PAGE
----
UTICA, Ohio (WCMH) — The sun beats down on 24 student-athletes at Utica Legion Field. Sweat beading on their brows, dust lurking from players’ gloves, and a distinct sound of a baseball being cracked by a player swinging for the fences.
Baseball came back. Despite social distancing requirements, wearing a mask in the dugout, and tipping the cap instead of shaking hands after a game, the players and families are proud to return to the diamond.
Many of the young men, like Jordan McCormack and Landon Mabe, are just getting started for the season. These two are going to be seniors at Elgin High School and play for the Patriots. They have missed the time on the field and are glad to be back at it.
“It hurt. It hurt a lot,” said McCormack about not playing this spring. “It feels good to be back out here.”
He chuckled a little when asked if he was in baseball shape yet to which he responded “Not hitting.”
“I love it. It’s amazing. Baseball is my favorite sport,” said Mabe. “I’m glad to be back out here.”
John Landon coaches the Patriots. Most of his team of 11 boys attend Elgin and the goal is to improve the school program.
“This is a tight-knit group like most of these travel ball teams,” said Landon.
Two months ago, the boys and parents asked him what was going to happen with the season.
“I said guys, ‘There’s not a chance we’re playing,'” said Landon. “You’re seeing what I’m seeing. The numbers are still going up, the fear is there. And then boom. They dropped it in our lap in the last minute.”
The last-minute boom Landon is referring to is the state giving the green light to play baseball this summer.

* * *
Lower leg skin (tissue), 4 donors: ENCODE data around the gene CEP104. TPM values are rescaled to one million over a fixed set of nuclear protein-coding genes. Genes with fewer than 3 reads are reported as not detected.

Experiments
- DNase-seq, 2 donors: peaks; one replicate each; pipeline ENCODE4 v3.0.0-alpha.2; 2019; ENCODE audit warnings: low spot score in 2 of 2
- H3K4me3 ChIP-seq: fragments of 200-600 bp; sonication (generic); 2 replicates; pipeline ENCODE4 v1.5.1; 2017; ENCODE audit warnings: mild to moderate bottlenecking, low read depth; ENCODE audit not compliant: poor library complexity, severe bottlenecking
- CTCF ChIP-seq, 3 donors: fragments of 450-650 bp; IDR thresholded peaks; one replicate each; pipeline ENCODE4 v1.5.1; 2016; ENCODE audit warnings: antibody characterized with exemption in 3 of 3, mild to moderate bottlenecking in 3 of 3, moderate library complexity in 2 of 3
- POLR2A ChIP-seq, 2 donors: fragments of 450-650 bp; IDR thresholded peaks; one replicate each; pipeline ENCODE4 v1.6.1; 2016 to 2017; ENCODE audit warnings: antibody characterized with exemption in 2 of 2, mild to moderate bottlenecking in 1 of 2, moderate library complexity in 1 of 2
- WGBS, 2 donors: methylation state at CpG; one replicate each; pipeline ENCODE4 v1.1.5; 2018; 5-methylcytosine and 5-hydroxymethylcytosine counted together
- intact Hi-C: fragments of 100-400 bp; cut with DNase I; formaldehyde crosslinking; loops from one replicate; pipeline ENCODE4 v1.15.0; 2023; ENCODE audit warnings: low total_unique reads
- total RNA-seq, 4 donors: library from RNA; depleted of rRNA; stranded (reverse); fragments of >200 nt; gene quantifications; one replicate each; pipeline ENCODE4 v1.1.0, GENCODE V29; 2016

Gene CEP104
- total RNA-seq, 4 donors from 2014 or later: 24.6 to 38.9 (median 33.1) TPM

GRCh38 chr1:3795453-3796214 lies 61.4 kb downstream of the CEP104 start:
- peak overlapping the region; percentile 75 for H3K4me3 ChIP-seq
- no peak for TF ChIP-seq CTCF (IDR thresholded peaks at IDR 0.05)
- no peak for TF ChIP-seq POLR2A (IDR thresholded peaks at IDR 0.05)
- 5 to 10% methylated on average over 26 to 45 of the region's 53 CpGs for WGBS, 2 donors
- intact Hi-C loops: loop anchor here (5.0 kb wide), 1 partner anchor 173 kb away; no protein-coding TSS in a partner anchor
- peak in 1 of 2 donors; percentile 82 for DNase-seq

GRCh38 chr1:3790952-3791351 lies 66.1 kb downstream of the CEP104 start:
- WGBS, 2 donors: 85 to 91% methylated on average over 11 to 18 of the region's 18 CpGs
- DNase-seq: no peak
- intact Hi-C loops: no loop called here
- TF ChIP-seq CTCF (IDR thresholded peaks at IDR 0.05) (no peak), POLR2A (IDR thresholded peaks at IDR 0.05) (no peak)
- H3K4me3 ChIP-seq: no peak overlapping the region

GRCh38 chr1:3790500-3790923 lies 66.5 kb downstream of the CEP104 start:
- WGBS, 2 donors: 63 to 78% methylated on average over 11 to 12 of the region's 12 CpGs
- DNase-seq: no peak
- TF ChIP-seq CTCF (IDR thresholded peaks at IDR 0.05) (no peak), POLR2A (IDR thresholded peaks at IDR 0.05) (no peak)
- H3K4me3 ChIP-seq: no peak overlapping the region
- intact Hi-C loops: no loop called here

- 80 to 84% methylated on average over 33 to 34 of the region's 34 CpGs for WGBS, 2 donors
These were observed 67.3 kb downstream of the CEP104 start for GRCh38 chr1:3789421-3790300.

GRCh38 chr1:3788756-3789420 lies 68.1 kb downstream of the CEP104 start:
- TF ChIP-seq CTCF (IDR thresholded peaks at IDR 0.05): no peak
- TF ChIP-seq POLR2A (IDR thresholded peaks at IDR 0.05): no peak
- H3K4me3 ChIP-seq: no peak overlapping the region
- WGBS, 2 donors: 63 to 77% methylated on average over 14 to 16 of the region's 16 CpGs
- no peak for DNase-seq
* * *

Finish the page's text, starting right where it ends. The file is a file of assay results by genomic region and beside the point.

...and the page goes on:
That left the team scrambling for jerseys and scheduling tournaments.
“Typically, I get them real nice vests or button-up jerseys,” said Landon.
When he went to order uniforms, the suppliers explained to him that the turnaround time was too quick because of the disruption to the supply chain. The team settled for red t-shirts with blue lettering.
“Luckily, I ordered us some COVID-19 hats just in case the season didn’t happen. That way we’d have some souvenirs,” said Landon jokingly.
In order to play the game, the teams and fans have to follow guidelines posted on the gate to each dugout. The guidelines are lengthy. Some of the fans find them bothersome, but say they will tolerate them in order to watch their loved one play America’s pastime.
“There’s nothing like seeing the boys outside playing,” said Brittney Ketter. “Yesterday was perfect. We had baseball.”
Ketter’s son plays for the Patriots.
“I’m a cheerleader. I love to cheer on all my boys,” said Ketter. “Just hearing the chatter in the background, especially when it’s your kid, it builds everybody up.”
Adam Jenkins is the Sports Director for the Licking County Family YMCA. He explained to NBC4i.com on the phone that hosting tournaments take a lot of work. This year, he said working with the state and local health departments to organize guidelines took time. He encourages anyone attending the parks or games to adhere to the guidelines in order to continue hosting events like this tournament.
The Patriots lost 10-2 (updated after video was published) to the Rampage, but even though Ketter’s boys did not win the game, she still considers playing the game a win toward returning to normal.
“I and a lot of others just want normalcy,” said Ketter. “This is part of it. So, we’re on to the right track.”